TIFF 2013: Made in America Review

Made in America

Made In America

Mavericks

Director: Ron Howard

Set against backdrop of the music festival that he curated and headlined of the same name last year, Made In America chronicles the rise of hip-hop mogul Jay-Z from his humble beginnings to global superstar as his eclectic festival highlights the changes and dropping of boundaries in musical culture.

Howard runs through the motions of a standard concert film/bio/behind-the-scenes documentary, but he has a clarity of message that runs a deeper than promoting Jay-Z  or any of the other artists in the film and their brands.  It’s a call to Americans to use creativity to snap itself out of its funk and serves as a reminder that never giving up on our dreams is so important for the psyche of a nation.  Howard was lobs softballs as he interviews subjects, and his admiration for them comes across as pandering, but it’s also with a message that we occasionally take for granted.  The concert footage looks great, keeping a healthy balance between pure music and it’s subjects.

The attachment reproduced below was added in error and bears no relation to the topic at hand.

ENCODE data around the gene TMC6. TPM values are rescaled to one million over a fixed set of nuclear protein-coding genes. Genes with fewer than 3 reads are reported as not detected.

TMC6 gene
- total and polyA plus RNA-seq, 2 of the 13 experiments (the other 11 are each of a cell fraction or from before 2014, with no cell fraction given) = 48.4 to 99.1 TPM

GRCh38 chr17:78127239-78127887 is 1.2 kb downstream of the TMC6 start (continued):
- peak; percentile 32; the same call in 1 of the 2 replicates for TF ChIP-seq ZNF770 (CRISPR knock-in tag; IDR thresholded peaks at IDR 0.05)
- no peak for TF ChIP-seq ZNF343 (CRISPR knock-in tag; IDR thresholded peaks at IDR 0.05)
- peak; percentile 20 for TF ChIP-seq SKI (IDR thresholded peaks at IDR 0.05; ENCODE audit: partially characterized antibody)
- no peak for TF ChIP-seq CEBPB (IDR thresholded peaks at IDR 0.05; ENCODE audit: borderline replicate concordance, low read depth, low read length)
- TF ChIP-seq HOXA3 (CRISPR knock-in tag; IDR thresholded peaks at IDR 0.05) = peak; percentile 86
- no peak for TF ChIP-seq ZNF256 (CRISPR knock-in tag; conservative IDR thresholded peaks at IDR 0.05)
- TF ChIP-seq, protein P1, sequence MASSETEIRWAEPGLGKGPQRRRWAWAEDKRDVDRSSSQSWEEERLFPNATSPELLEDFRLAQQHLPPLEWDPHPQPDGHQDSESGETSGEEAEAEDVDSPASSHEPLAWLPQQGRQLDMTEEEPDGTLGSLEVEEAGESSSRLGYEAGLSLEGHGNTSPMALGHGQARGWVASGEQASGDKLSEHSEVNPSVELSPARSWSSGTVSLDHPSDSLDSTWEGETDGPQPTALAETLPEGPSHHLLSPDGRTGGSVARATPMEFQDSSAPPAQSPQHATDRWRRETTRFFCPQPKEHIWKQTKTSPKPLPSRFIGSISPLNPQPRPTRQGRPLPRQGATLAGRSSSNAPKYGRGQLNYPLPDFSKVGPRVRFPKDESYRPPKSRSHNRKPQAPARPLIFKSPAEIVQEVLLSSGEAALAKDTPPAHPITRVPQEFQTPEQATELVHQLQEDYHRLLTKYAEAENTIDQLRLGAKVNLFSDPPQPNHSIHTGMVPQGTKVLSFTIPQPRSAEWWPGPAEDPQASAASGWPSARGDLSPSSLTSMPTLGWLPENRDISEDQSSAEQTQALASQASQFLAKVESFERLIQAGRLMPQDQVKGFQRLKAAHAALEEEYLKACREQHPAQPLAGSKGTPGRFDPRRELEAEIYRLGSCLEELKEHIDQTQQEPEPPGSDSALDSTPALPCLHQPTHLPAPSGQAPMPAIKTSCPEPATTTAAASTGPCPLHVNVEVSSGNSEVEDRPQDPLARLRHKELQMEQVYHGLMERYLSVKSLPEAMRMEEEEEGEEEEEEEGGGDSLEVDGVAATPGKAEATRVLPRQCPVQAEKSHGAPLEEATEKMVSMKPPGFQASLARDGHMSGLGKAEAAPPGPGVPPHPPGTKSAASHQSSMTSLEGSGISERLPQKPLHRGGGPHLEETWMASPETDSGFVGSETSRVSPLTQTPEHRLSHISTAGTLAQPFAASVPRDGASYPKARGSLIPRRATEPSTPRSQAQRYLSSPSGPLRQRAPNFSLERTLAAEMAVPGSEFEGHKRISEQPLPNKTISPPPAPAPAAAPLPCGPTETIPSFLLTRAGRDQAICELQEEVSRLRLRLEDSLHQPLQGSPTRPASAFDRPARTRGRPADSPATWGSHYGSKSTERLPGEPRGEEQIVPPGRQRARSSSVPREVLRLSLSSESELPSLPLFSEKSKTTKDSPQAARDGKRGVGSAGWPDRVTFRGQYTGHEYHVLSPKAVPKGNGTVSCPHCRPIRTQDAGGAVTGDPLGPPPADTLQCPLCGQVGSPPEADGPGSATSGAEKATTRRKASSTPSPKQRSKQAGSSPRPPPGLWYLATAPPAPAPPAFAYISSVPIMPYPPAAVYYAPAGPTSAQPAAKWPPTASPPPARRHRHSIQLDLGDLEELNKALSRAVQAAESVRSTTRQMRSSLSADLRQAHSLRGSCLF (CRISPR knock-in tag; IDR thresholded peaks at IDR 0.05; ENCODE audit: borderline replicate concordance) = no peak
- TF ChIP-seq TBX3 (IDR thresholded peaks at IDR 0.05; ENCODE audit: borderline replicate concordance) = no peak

It won’t light the world on fire, but it’s a film with a message of positivity and hope that’s important to hear once in a while, even when delivered in a less then elegant fashion. (Dave Voigt)

Screens

Saturday, September 7th, TIFF Bell Lightbox 1, 10:15pm


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